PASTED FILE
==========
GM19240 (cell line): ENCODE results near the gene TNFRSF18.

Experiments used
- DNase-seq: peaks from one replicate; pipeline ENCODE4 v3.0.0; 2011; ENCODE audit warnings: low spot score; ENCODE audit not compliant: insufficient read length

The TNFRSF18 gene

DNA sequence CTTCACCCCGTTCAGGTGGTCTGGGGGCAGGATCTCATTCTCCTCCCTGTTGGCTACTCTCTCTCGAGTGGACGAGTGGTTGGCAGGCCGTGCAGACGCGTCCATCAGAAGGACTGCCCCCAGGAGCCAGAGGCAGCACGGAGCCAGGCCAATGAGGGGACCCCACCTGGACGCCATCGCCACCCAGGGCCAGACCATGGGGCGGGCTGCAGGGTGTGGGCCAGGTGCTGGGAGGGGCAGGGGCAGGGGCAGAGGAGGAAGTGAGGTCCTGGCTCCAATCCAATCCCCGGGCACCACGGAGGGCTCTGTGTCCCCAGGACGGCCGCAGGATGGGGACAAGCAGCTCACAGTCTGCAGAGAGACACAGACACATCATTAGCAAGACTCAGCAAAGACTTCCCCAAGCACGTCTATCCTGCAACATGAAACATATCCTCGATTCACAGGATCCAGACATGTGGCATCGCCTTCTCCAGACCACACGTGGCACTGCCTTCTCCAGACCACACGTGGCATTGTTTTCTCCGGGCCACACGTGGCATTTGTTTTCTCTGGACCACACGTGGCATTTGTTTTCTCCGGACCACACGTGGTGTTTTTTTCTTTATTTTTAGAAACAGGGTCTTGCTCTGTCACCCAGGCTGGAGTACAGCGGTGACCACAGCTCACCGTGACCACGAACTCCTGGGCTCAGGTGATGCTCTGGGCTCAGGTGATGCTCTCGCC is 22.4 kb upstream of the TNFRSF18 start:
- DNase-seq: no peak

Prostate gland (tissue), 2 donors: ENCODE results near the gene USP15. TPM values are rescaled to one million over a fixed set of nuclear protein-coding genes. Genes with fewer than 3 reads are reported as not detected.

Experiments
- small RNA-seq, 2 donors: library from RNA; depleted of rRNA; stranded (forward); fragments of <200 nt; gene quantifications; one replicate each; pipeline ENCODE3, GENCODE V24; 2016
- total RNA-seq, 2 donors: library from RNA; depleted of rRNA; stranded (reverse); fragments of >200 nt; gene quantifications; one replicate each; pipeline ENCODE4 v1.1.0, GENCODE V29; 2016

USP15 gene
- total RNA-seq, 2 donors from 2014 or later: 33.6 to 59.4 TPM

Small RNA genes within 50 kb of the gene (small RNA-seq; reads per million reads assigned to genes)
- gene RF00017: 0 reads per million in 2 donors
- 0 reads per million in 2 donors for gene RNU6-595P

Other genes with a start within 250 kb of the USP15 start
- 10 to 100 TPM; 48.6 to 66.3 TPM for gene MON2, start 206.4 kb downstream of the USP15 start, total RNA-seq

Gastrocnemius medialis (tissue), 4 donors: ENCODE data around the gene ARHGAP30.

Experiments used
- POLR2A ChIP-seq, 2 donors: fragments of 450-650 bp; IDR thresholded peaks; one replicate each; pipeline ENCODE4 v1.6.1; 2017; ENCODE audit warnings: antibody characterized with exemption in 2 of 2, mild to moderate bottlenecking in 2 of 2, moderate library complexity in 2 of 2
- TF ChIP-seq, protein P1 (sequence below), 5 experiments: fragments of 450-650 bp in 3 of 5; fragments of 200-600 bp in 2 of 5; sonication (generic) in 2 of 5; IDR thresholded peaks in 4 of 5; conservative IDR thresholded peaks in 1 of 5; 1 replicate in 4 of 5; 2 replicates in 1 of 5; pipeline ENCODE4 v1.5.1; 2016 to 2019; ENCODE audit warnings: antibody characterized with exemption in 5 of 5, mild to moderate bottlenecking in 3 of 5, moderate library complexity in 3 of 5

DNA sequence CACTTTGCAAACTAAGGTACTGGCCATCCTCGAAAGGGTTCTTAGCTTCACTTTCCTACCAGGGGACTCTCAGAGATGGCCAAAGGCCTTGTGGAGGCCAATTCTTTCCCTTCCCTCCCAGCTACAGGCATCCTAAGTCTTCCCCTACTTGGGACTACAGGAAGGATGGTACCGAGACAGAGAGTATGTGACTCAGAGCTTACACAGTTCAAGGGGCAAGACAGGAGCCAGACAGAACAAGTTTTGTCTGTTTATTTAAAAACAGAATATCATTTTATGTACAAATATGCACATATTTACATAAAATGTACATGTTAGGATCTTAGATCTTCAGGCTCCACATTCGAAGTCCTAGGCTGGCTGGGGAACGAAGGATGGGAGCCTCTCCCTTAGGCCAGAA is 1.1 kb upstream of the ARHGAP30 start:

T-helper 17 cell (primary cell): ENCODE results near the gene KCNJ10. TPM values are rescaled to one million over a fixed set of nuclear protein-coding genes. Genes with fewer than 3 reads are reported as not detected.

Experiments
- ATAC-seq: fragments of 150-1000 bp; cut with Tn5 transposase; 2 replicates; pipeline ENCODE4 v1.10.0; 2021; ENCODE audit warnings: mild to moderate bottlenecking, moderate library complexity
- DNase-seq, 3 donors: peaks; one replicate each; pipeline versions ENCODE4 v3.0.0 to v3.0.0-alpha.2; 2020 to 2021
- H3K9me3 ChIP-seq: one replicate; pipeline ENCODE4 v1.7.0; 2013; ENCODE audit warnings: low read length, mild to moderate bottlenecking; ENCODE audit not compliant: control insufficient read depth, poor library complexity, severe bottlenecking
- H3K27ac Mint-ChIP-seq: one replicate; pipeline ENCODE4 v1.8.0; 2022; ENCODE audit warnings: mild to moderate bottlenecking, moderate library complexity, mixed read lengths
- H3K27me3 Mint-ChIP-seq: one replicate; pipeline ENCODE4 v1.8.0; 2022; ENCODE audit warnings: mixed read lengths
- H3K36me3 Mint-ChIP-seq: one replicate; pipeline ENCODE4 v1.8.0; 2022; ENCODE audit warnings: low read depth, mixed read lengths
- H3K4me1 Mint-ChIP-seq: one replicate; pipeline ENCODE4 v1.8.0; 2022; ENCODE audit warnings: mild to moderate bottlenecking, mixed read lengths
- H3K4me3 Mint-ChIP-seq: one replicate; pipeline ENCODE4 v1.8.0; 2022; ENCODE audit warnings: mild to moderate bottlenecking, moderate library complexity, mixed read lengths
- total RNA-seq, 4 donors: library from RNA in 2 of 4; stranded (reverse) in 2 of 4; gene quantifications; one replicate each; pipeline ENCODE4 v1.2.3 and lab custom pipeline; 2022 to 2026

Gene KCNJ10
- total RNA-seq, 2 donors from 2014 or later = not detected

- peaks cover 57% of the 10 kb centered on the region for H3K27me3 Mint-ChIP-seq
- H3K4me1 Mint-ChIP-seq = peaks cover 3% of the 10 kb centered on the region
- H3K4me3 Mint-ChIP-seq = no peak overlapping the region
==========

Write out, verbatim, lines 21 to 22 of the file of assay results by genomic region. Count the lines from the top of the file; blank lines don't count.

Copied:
- TF ChIP-seq, protein P1 (sequence below), 5 experiments: fragments of 450-650 bp in 3 of 5; fragments of 200-600 bp in 2 of 5; sonication (generic) in 2 of 5; IDR thresholded peaks in 4 of 5; conservative IDR thresholded peaks in 1 of 5; 1 replicate in 4 of 5; 2 replicates in 1 of 5; pipeline ENCODE4 v1.5.1; 2016 to 2019; ENCODE audit warnings: antibody characterized with exemption in 5 of 5, mild to moderate bottlenecking in 3 of 5, moderate library complexity in 3 of 5

DNA sequence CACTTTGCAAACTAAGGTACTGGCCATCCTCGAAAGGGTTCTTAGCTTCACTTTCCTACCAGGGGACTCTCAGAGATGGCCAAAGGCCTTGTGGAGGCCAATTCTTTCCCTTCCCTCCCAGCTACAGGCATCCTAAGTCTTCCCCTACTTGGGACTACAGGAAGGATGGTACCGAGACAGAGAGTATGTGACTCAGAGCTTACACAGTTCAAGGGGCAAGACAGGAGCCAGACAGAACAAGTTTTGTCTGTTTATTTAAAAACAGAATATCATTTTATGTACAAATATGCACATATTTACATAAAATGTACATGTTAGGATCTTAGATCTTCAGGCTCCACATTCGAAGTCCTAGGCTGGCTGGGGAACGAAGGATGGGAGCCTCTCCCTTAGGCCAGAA is 1.1 kb upstream of the ARHGAP30 start: